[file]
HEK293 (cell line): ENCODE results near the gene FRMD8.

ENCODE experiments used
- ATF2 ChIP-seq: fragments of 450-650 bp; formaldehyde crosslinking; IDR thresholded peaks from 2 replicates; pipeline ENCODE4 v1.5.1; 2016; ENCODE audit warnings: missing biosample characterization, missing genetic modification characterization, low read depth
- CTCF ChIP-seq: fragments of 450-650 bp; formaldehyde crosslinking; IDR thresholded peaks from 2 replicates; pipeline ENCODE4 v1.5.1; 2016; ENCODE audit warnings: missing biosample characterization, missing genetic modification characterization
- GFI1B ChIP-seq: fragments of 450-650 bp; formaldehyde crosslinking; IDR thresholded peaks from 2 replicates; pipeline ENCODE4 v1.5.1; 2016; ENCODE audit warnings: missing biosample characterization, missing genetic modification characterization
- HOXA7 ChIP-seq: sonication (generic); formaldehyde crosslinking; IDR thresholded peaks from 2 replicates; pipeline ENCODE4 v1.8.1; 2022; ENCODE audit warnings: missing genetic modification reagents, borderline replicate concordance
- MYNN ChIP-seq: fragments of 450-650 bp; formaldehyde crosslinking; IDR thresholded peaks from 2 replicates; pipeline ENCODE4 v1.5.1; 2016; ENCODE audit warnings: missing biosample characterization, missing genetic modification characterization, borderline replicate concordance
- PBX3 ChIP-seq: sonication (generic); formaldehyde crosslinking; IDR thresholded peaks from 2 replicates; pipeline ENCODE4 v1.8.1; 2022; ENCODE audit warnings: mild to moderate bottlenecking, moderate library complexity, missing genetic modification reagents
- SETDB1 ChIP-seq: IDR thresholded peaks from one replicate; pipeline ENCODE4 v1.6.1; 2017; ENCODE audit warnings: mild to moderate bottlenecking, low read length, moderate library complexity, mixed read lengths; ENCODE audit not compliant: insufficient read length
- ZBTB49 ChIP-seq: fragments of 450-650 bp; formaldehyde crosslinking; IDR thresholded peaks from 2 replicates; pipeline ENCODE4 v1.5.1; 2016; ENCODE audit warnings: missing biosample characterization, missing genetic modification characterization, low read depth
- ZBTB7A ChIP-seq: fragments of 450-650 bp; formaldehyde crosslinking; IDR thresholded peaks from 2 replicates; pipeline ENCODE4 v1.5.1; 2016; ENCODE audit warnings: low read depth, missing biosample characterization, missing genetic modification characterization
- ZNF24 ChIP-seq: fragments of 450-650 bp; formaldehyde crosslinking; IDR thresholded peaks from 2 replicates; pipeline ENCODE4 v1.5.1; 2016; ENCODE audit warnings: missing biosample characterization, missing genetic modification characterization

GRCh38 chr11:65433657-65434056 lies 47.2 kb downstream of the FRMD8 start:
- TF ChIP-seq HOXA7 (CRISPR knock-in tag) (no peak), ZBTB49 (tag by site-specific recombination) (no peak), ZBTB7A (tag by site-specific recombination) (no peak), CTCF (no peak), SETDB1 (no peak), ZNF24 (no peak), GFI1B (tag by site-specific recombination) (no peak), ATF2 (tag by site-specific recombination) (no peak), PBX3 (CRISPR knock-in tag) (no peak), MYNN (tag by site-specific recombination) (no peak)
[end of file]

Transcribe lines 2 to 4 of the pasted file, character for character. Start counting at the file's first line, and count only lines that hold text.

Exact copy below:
ENCODE experiments used
- ATF2 ChIP-seq: fragments of 450-650 bp; formaldehyde crosslinking; IDR thresholded peaks from 2 replicates; pipeline ENCODE4 v1.5.1; 2016; ENCODE audit warnings: missing biosample characterization, missing genetic modification characterization, low read depth
- CTCF ChIP-seq: fragments of 450-650 bp; formaldehyde crosslinking; IDR thresholded peaks from 2 replicates; pipeline ENCODE4 v1.5.1; 2016; ENCODE audit warnings: missing biosample characterization, missing genetic modification characterization